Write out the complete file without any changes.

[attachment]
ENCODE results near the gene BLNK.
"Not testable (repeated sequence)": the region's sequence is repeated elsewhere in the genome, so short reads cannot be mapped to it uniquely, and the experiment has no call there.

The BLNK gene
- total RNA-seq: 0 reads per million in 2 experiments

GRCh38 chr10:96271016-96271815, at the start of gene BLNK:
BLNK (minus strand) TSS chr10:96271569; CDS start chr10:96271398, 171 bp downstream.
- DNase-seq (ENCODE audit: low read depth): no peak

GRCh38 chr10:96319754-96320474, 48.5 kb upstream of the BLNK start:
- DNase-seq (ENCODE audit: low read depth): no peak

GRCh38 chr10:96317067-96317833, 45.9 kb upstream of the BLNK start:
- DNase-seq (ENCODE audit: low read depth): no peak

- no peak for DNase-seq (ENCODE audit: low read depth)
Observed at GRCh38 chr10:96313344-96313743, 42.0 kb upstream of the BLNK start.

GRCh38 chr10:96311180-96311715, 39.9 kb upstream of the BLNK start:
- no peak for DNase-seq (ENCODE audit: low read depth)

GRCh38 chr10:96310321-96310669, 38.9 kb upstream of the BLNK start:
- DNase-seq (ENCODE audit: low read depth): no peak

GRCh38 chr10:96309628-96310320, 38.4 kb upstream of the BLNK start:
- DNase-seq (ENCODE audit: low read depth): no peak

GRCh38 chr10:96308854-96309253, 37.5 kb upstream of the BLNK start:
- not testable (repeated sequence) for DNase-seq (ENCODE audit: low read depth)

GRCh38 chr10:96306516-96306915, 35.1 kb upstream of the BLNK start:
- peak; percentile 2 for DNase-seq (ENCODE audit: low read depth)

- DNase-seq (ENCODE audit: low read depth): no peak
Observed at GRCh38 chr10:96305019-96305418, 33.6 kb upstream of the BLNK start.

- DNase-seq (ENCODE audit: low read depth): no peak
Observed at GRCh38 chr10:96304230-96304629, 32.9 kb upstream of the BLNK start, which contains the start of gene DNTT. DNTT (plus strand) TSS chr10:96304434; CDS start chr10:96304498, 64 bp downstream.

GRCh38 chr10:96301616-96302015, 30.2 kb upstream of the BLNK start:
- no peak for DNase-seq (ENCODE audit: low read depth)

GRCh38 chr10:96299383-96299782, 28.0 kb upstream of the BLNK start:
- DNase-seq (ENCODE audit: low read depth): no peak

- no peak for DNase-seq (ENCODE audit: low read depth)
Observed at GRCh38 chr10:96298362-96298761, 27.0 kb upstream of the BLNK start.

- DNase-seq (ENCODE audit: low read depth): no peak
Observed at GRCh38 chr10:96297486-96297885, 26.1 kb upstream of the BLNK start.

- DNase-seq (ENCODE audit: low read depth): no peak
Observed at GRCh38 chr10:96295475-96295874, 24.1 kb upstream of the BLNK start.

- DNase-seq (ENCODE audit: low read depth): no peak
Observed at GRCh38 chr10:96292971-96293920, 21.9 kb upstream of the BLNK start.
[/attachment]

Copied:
ENCODE results near the gene BLNK.
"Not testable (repeated sequence)": the region's sequence is repeated elsewhere in the genome, so short reads cannot be mapped to it uniquely, and the experiment has no call there.

The BLNK gene
- total RNA-seq: 0 reads per million in 2 experiments

GRCh38 chr10:96271016-96271815, at the start of gene BLNK:
BLNK (minus strand) TSS chr10:96271569; CDS start chr10:96271398, 171 bp downstream.
- DNase-seq (ENCODE audit: low read depth): no peak

GRCh38 chr10:96319754-96320474, 48.5 kb upstream of the BLNK start:
- DNase-seq (ENCODE audit: low read depth): no peak

GRCh38 chr10:96317067-96317833, 45.9 kb upstream of the BLNK start:
- DNase-seq (ENCODE audit: low read depth): no peak

- no peak for DNase-seq (ENCODE audit: low read depth)
Observed at GRCh38 chr10:96313344-96313743, 42.0 kb upstream of the BLNK start.

GRCh38 chr10:96311180-96311715, 39.9 kb upstream of the BLNK start:
- no peak for DNase-seq (ENCODE audit: low read depth)

GRCh38 chr10:96310321-96310669, 38.9 kb upstream of the BLNK start:
- DNase-seq (ENCODE audit: low read depth): no peak

GRCh38 chr10:96309628-96310320, 38.4 kb upstream of the BLNK start:
- DNase-seq (ENCODE audit: low read depth): no peak

GRCh38 chr10:96308854-96309253, 37.5 kb upstream of the BLNK start:
- not testable (repeated sequence) for DNase-seq (ENCODE audit: low read depth)

GRCh38 chr10:96306516-96306915, 35.1 kb upstream of the BLNK start:
- peak; percentile 2 for DNase-seq (ENCODE audit: low read depth)

- DNase-seq (ENCODE audit: low read depth): no peak
Observed at GRCh38 chr10:96305019-96305418, 33.6 kb upstream of the BLNK start.

- DNase-seq (ENCODE audit: low read depth): no peak
Observed at GRCh38 chr10:96304230-96304629, 32.9 kb upstream of the BLNK start, which contains the start of gene DNTT. DNTT (plus strand) TSS chr10:96304434; CDS start chr10:96304498, 64 bp downstream.

GRCh38 chr10:96301616-96302015, 30.2 kb upstream of the BLNK start:
- no peak for DNase-seq (ENCODE audit: low read depth)

GRCh38 chr10:96299383-96299782, 28.0 kb upstream of the BLNK start:
- DNase-seq (ENCODE audit: low read depth): no peak

- no peak for DNase-seq (ENCODE audit: low read depth)
Observed at GRCh38 chr10:96298362-96298761, 27.0 kb upstream of the BLNK start.

- DNase-seq (ENCODE audit: low read depth): no peak
Observed at GRCh38 chr10:96297486-96297885, 26.1 kb upstream of the BLNK start.

- DNase-seq (ENCODE audit: low read depth): no peak
Observed at GRCh38 chr10:96295475-96295874, 24.1 kb upstream of the BLNK start.

- DNase-seq (ENCODE audit: low read depth): no peak
Observed at GRCh38 chr10:96292971-96293920, 21.9 kb upstream of the BLNK start.